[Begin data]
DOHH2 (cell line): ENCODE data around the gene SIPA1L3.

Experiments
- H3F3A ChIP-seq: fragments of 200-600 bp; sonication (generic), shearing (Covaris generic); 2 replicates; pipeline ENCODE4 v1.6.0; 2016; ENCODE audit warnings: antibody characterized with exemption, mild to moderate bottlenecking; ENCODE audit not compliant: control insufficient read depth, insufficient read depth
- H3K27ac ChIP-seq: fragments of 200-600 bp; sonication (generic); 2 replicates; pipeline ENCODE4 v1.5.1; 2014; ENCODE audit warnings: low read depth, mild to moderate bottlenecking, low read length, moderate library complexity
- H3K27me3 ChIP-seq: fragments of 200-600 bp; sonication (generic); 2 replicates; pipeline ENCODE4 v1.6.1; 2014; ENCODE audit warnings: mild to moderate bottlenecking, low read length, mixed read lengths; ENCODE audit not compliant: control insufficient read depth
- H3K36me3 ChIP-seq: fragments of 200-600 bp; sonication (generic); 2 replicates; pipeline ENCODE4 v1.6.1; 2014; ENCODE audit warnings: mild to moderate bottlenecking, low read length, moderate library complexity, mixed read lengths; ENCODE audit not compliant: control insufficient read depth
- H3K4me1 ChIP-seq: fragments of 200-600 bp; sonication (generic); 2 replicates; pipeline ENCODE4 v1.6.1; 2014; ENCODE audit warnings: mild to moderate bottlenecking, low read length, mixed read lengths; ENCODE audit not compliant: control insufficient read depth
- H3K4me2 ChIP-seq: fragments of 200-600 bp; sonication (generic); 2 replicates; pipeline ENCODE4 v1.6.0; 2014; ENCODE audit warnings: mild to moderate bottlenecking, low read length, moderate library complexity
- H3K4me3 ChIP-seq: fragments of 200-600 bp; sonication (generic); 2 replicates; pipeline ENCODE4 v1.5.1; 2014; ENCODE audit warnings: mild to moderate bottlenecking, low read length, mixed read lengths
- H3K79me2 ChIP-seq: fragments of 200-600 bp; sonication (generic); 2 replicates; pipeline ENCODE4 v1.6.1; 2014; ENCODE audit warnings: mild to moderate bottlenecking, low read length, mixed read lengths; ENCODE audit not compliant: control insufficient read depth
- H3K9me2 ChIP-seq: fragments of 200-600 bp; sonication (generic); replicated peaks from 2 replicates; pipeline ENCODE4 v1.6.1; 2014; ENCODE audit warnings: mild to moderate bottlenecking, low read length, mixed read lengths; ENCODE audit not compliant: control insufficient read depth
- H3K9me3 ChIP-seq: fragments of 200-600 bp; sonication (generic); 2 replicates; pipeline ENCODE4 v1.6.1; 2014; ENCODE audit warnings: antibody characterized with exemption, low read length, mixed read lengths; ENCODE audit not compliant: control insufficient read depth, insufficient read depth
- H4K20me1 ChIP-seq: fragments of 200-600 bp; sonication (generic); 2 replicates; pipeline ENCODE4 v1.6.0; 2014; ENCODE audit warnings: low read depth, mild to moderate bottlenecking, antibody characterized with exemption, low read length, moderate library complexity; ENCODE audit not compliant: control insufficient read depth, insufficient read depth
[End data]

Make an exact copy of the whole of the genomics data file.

DOHH2 (cell line): ENCODE data around the gene SIPA1L3.

Experiments
- H3F3A ChIP-seq: fragments of 200-600 bp; sonication (generic), shearing (Covaris generic); 2 replicates; pipeline ENCODE4 v1.6.0; 2016; ENCODE audit warnings: antibody characterized with exemption, mild to moderate bottlenecking; ENCODE audit not compliant: control insufficient read depth, insufficient read depth
- H3K27ac ChIP-seq: fragments of 200-600 bp; sonication (generic); 2 replicates; pipeline ENCODE4 v1.5.1; 2014; ENCODE audit warnings: low read depth, mild to moderate bottlenecking, low read length, moderate library complexity
- H3K27me3 ChIP-seq: fragments of 200-600 bp; sonication (generic); 2 replicates; pipeline ENCODE4 v1.6.1; 2014; ENCODE audit warnings: mild to moderate bottlenecking, low read length, mixed read lengths; ENCODE audit not compliant: control insufficient read depth
- H3K36me3 ChIP-seq: fragments of 200-600 bp; sonication (generic); 2 replicates; pipeline ENCODE4 v1.6.1; 2014; ENCODE audit warnings: mild to moderate bottlenecking, low read length, moderate library complexity, mixed read lengths; ENCODE audit not compliant: control insufficient read depth
- H3K4me1 ChIP-seq: fragments of 200-600 bp; sonication (generic); 2 replicates; pipeline ENCODE4 v1.6.1; 2014; ENCODE audit warnings: mild to moderate bottlenecking, low read length, mixed read lengths; ENCODE audit not compliant: control insufficient read depth
- H3K4me2 ChIP-seq: fragments of 200-600 bp; sonication (generic); 2 replicates; pipeline ENCODE4 v1.6.0; 2014; ENCODE audit warnings: mild to moderate bottlenecking, low read length, moderate library complexity
- H3K4me3 ChIP-seq: fragments of 200-600 bp; sonication (generic); 2 replicates; pipeline ENCODE4 v1.5.1; 2014; ENCODE audit warnings: mild to moderate bottlenecking, low read length, mixed read lengths
- H3K79me2 ChIP-seq: fragments of 200-600 bp; sonication (generic); 2 replicates; pipeline ENCODE4 v1.6.1; 2014; ENCODE audit warnings: mild to moderate bottlenecking, low read length, mixed read lengths; ENCODE audit not compliant: control insufficient read depth
- H3K9me2 ChIP-seq: fragments of 200-600 bp; sonication (generic); replicated peaks from 2 replicates; pipeline ENCODE4 v1.6.1; 2014; ENCODE audit warnings: mild to moderate bottlenecking, low read length, mixed read lengths; ENCODE audit not compliant: control insufficient read depth
- H3K9me3 ChIP-seq: fragments of 200-600 bp; sonication (generic); 2 replicates; pipeline ENCODE4 v1.6.1; 2014; ENCODE audit warnings: antibody characterized with exemption, low read length, mixed read lengths; ENCODE audit not compliant: control insufficient read depth, insufficient read depth
- H4K20me1 ChIP-seq: fragments of 200-600 bp; sonication (generic); 2 replicates; pipeline ENCODE4 v1.6.0; 2014; ENCODE audit warnings: low read depth, mild to moderate bottlenecking, antibody characterized with exemption, low read length, moderate library complexity; ENCODE audit not compliant: control insufficient read depth, insufficient read depth